THE WALL HOUSE
Combining the design sensibilities of two renowned builders, this property has architecture buffs in a tizzy
The Wall House tells the story of two architects: American modernist Philip Johnson, one of the famed Harvard Five, and Postmodernist designer Reja Bakh, who is known for creating spaces that blend the boundaries between indoors and out.
The Harvard Five, which also included John Johansen, Marcel Breuer, Landis Gores and Eliot Noyes, were known for spearheading a move away from the overdesigned Victorian-inspired style of the time towards a more minimalist aesthetic, with sharp edges, clean lines and, in Johnson’s case, plenty of glass. His philosophy was that great architecture is “the design of space that contains, cuddles, exalts or stimulates the persons in that space”. And instead of homes that emphasised privacy, the builder prioritised the outdoors, with inspiring views, sociable patios and visually vanishing thresholds.
Johnson, who died in 2005, built his famed Glass House in the 1940s with the intention of using it as his personal residence. The award-winning architect later decided to build the Alice Ball House nearby to live in, and used the Glass House for the lavish parties he was famed for throwing. Currently, the Glass House is a museum listed in the National Register of Historic Places, but its more liveable version is on the market.
When Bakh bought Alice Ball in 2015, allegedly to save it from being demolished, he went on to design a new 1,000-square-foot residence, Wall House, influenced by German-American architect Mies van der Rohe’s Barcelona Pavilion. This new, as yet unbuilt structure will sit on a 2.2-acre compound that will incorporate both homes, linking them through a series of long vistas and walls – with some connected and others appearing to be free-floating. Bakh has said he wants the future owner of Wall House to display “a similar appreciation of modern architectural history in collecting a piece of work by a master”.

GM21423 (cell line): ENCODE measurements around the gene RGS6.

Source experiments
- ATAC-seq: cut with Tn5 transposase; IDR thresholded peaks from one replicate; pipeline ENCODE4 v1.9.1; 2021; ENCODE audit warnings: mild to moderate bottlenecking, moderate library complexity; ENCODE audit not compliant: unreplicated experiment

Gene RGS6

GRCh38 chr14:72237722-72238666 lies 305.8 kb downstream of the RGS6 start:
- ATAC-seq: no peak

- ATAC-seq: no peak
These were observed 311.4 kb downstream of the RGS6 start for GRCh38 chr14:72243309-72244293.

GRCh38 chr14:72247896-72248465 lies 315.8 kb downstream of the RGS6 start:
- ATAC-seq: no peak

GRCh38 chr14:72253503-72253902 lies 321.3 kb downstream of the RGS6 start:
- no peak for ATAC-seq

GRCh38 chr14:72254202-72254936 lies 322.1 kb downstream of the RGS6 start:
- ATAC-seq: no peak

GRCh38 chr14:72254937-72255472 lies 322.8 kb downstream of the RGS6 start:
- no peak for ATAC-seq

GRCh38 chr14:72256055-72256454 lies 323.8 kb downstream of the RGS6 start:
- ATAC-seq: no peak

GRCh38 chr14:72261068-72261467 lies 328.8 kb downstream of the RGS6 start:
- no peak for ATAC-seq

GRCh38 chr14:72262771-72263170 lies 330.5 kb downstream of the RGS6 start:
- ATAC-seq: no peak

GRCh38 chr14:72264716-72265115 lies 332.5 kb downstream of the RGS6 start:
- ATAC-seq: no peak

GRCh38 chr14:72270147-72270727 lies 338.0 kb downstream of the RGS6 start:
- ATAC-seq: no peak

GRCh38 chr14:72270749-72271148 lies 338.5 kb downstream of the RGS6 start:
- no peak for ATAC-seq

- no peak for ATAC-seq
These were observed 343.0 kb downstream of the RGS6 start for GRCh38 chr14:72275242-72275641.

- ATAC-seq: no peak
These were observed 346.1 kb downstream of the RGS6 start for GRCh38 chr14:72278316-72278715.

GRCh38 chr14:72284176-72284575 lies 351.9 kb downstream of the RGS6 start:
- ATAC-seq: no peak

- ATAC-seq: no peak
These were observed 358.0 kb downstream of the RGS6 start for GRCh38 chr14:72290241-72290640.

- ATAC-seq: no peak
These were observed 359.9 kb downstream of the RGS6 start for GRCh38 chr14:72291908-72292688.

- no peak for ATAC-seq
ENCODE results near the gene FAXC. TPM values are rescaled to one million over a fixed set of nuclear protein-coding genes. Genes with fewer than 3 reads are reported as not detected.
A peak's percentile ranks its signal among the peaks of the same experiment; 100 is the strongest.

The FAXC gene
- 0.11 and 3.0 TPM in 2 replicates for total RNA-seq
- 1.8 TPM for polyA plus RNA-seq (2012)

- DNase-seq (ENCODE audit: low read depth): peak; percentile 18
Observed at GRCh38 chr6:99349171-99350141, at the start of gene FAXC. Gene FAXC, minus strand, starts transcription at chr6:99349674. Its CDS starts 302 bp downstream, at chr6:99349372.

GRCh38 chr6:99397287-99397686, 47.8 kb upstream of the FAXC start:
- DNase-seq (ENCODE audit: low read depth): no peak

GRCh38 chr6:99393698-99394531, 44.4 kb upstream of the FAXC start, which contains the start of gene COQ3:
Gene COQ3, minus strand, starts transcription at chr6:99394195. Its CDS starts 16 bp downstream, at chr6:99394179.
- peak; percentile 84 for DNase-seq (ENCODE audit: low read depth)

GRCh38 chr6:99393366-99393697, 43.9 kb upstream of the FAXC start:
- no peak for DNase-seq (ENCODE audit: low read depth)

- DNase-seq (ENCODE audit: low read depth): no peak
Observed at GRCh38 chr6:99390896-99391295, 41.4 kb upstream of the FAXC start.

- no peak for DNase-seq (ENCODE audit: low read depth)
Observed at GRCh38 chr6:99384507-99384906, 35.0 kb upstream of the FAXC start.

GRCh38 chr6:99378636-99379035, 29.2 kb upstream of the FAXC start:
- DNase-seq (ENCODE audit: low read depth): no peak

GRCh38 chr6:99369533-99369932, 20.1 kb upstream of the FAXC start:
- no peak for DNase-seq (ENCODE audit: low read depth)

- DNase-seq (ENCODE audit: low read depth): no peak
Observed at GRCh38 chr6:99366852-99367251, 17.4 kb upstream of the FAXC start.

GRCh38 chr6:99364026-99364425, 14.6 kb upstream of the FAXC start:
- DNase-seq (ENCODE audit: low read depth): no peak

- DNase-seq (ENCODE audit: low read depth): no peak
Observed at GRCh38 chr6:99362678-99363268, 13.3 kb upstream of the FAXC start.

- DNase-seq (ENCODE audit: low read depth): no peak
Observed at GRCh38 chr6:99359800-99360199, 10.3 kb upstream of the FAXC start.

As shown through renderings, the unification of Alice Ball and Wall House will provide a large living room, three bedrooms, an indoor pool and spa, a 14-car underground garage with skylights and a cellar, plus a Johnson-design sculpture garden. Bakh envisions the 1,500-square-foot Alice Ball space as being repurposed as a collector’s gallery. The living and dining areas of the new all-white residence will be surrounded by glass walls, which will look directly out on to Alice Ball House, while the bedrooms, bathrooms and kitchen will offer more privacy.
While the plans and basic masonry are in place, the new house has not been erected, which gives potential buyers the chance to tweak and furnish the layout to suit their preferences. Once it sells, Bakh has a team ready to oversee the building of Wall House and make minor updates to Alice Ball House. According to the architect, the project has the full support of the Glass House foundation, with the museum itself located a five-minute drive away.
The Wall House plot is listed with Sotheby’s International Realty for US$7.7 million.